I’m writing this on a runner’s high. I have a big week of training and some big workouts out on the schedule. And so far? I seem to be crushing it. I’m sure this week seems like such a triumph because I was extremely low energy the past two weeks while I tried to kick the head cold that stayed for far longer than it was welcome. This week by comparison, I’m feeling like superwoman. It’s a great feeling.
There were several times during my workout today when I felt like quitting. Like I could just stop my watch, jog a bit, get my breath back, and mosey on home. “It would be so easy”, I thought.
There’s that moment when you’re pushing through a speed workout when you feel your muscles “drop”, when they almost let go. It’s almost like your transmission sputters for a second and you realize that your body could stop at any minute if only your mind decided that’s what it wanted (or should) do. It’s that moment when you think that you have your cruise control set, you take your foot off the pedal, and you’re shocked to find that you are decelerating instead of accelerating.
And then? You make a decision. As a runner, you decide whether or not the feeling of quitting is going to trump the feeling of finishing strong, no matter how hard it might hurt. And if you’re like most runners, you probably know that deciding to continue almost always pays off in the end. You finish the workout wondering why you ever even considered giving it up and throwing in the towel on your dreams.
But that’s the challenge, isn’t it? We make a choice in this singular moment. The moment between succeeding and quitting.
We choose pain over comfort.
We choose struggle over the “easy” way.
We choose to be a little more crazy and a little less defeatist.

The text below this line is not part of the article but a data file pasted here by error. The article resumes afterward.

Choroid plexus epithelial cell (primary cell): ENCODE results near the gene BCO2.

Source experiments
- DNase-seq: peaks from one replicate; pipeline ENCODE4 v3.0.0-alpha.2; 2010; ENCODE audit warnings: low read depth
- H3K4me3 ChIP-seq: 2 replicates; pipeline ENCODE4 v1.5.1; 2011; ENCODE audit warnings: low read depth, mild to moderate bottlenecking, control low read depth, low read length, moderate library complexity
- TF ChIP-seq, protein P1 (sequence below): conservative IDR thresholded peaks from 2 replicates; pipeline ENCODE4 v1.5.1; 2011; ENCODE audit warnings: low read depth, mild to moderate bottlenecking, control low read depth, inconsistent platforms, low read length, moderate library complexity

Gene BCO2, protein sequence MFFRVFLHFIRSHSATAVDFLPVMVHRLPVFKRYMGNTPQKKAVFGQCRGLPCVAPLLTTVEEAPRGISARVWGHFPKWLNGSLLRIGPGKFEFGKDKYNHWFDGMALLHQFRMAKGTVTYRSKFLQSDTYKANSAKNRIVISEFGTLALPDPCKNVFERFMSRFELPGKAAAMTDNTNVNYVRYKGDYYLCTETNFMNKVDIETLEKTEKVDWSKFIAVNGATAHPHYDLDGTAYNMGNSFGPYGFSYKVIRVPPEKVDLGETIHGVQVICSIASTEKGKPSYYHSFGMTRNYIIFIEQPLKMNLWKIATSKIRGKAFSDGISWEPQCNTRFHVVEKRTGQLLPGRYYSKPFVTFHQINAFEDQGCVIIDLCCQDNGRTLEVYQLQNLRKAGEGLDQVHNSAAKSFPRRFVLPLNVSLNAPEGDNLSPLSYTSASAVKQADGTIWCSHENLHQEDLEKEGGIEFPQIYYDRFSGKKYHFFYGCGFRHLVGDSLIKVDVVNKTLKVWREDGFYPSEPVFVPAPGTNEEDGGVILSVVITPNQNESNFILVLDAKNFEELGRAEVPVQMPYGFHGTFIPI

We choose to prove to ourselves that the “what if” can actually come true.
We choose to push when we really don’t want to.
Because the alternative seems crazy when you really sit down and think about it.
It’s a bit of mental jiu-jitsu we play with ourselves. (I played this game a lot with myself in a matter of 5 miles today.) The funny part about running is that you’re never just going to have one of these moments. It’s called long distance running for a reason, people. Just because I chose pain over comfort once in today’s workout didn’t mean that I was done making decisions. I had to make the same decision about 10 more times before the workout was finished.
[I just verbally vomited a ton of platitudes all over this blog post. And I’m not going to delete them.]
I ran the fastest mile repeats I’ve ever run in my entire life today. That’s not a small feat. I will struggle to outdo myself the next time this workout is on my schedule, just like the time before that. Proving to myself that I can run faster and longer over time is a battle with no one else but myself. It’s a battle with that moment between allowing my muscles to disengage and to keep pushing forward. The small bit of irony in all of this is that 1 minute after that repeat, you feel like you could conquer yet another one. “Sure, bring it on!” you tell yourself. And so, you do.
6 thoughts on “The Moment Before You Quit”
Love this! I know this feeling (all too well), but what gets me going is the feeling that when I am all done, I never quit. I read someone’s mantra and it said “train hard, run easy.” Definitely so true!
A while back, Kelly – http://www.kellytheculinarian.com – posted a great motto: Don’t quit until you’re proud. I love it.
I LOVE that mantra! I’m definitely going to have to keep that one in mind
I love this post! I also felt this way during my interval session this week. Not that they were the best intervals I’ve ever run (they definitely weren’t!), but because I was so tired that quitting would’ve been the easy thing to do. I had to do a lot of self-talk!
I have a quote that I often repeat to myself before any difficult training session or a race:
“From a certain point onward there is no longer any turning back. That is the point that must be reached.” I always tell myself I need to at least make it halfway, because if I can do that then I can definitely finish what I started.
I’m so glad you shared your runners high thoughts with us! Congrats on your super solid mile repeats!